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Gum Disease: How To Prevent (And Correct) It

Brushing and flossing your teeth are excellent ways to ensure that your teeth remain strong, cavity-free and as clean as possible. But did you know that flossing and brushing also protect your gums? It’s true! Your gums are sensitive and can often be a gateway to bacteria entering the bloodstream. That’s why when we’re brushing and flossing, we’re not just protecting our teeth, we’re protecting our gums and our whole body, too.

Gum disease (periodontal disease) is a dangerous condition that occurs when hazardous bacteria enter the gums through the mouth. This plaque can be removed daily by flossing and brushing; however, plaque still accumulates at the gum line, making it necessary to visit Dr. Morgan one to two times per year for an exam and cleaning.

But how do you know if there’s a problem with your gums? There are several signs and symptoms to look out for when it comes to periodontal disease. By preventing or correcting gum disease, you can often prevent the condition from worsening or, better yet, reverse it entirely in some cases.

Signs and Symptoms of Gum Disease

There are several types of gum disease. The first one is known as gingivitis, and while it is less severe than periodontitis, it is still a serious condition that could evolve into periodontitis if left untreated. Here are some symptoms of gingivitis to look out for on your own.

Gingivitis Symptoms

  • Red or swollen gum tissue
  • Tender gums, or gums that bleed when you brush or floss your teeth
  • Bad breath (halitosis)
  • Receding gums, which make your teeth appear longer
  • Plaque or tartar buildup along the gum line

Periodontitis Symptoms

  • All of the above signs of gingivitis
  • Pockets forming between the teeth and the gums
  • Gum recession or exposed tooth roots
  • Shifts in the alignment of your teeth or how they fit when you bite
  • Loose teeth or tooth mobility
  • Pus between teeth and gums
  • Changes to the way your false teeth and partials fit
  • Bad taste in the mouth

If you are experiencing any of these symptoms, you must speak to Dr. Morgan to start an appropriate treatment program. Thankfully, there are several options for treating gum disease.

Options for Treating Gum Disease

There are several ways to treat gum disease, but regular professional dental cleanings are the essential first step. Cleaning your teeth at home is, of course, imperative in caring for your teeth and gums, but it’s not enough to prevent plaque and tartar buildup along the gum line. This buildup can, in turn, cause tooth decay and, of course, gum disease. If you already have been diagnosed with gum disease, you may need to see Dr. Morgan more often.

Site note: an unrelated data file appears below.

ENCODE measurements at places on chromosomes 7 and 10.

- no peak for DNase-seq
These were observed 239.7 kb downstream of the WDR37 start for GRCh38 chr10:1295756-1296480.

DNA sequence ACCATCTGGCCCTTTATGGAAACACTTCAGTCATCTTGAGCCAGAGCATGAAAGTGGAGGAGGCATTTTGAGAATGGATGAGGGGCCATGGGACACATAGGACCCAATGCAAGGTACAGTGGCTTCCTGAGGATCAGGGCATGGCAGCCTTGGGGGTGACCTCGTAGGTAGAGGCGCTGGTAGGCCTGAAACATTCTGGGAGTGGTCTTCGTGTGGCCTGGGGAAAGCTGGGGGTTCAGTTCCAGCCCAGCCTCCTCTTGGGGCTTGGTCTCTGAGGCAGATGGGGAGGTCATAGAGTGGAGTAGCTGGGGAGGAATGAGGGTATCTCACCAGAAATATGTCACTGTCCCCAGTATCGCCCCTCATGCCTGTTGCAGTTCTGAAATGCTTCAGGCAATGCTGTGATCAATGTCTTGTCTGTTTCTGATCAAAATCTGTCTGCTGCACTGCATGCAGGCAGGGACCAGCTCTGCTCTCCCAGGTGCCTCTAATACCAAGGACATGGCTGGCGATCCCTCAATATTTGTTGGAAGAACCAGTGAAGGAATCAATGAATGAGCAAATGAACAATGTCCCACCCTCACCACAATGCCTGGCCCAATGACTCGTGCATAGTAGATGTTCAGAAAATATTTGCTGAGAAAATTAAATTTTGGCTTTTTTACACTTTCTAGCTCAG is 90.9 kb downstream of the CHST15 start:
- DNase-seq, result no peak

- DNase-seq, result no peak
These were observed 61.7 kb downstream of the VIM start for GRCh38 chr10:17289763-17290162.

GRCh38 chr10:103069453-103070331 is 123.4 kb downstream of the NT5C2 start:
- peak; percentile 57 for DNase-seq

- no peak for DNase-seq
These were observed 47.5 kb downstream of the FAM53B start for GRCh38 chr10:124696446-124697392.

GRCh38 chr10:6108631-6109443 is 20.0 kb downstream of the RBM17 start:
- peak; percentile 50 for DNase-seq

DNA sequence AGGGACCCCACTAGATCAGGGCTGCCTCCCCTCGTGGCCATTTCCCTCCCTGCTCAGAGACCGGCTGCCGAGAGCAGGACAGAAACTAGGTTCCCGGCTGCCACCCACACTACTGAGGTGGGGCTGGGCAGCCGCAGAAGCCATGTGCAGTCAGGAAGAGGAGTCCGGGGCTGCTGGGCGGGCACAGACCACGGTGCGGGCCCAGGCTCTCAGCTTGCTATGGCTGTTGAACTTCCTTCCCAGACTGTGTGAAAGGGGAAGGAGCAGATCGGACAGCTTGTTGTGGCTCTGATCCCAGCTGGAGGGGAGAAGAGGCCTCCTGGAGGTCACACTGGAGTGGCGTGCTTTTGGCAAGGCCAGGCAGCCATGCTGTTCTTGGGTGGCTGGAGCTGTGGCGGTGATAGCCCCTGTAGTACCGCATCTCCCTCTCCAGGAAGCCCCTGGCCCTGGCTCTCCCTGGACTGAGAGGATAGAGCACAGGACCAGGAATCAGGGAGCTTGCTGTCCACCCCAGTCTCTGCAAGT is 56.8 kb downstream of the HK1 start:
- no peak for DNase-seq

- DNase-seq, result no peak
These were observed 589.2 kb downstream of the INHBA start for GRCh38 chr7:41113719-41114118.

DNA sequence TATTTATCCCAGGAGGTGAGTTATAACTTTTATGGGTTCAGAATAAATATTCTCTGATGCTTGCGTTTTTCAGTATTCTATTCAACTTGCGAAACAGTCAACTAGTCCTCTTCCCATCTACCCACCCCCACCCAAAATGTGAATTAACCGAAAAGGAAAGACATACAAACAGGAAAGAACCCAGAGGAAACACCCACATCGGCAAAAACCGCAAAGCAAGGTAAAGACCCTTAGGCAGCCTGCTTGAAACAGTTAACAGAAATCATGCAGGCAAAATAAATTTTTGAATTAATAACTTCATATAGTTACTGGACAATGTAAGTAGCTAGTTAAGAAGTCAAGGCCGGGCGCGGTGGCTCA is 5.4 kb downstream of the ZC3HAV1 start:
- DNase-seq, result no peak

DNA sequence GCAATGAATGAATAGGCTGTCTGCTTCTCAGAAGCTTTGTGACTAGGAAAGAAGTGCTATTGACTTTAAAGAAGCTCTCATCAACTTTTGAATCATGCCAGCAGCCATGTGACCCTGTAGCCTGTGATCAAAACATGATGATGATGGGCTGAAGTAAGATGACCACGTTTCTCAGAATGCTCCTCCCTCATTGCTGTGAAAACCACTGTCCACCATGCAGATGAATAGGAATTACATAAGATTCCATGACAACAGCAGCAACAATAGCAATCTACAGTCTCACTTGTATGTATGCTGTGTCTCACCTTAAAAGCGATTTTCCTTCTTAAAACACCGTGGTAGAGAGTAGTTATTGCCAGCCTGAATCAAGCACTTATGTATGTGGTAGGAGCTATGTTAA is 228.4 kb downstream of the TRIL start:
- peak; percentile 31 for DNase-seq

Other ways you can treat gum disease include:

Improving your oral hygiene. Because gum disease is often caused by improper or inadequate oral hygiene, you must protect your teeth and gums by caring for your oral health consistently. If you need help with this, speak to Dr. Morgan or his team for a crash course on brushing and flossing techniques. This will help prevent gum disease from developing.

Scaling and root planing. Scaling and root planing is a deep cleaning procedure that not only removes plaque at the gum line, but also smooths the roots of your teeth, which will allow your gum roots to reattach to the teeth. This is usually done for patients with late-stage gingivitis or with periodontitis.

Prescription medication. Dr. Morgan may prescribe an antimicrobial mouthwash medication as well as an antibiotic to help reduce inflammation of the gums and control the infection causing your periodontitis.

Surgery. Unfortunately, sometimes surgery is necessary to correct the damage of periodontitis. There are several different types of treatments you can undergo to help repair your gums following a periodontitis diagnosis.

  • Flap surgery: Flap surgery lifts the gum tissue and cleans away the tartar and infected tissue beneath the gums.
  • Bone grafts: Bone grafts can help replace bone structures that may have degraded due to periodontitis.
  • Soft tissue grafts: Soft tissue grafts can help to reinforce gum tissue that deteriorated from periodontitis.

Guided tissue regeneration. Guided tissue regeneration helps to stimulate tissue and bone growth.

Laser therapy. Laser therapy can remove diseased tissue and help prevent damage from worsening, all while promoting healing.

Maintenance and follow-up. Be sure once you receive your initial periodontitis treatment that you monitor the progress with Dr. Morgan. This will ensure your gums are healing well and your oral health is on the right track.

Remember, in most cases, gum disease is preventable with a proper oral hygiene routine. If you are noticing any of the signs and symptoms mentioned above, reach out to Dr. Morgan’s office to schedule a consultation today.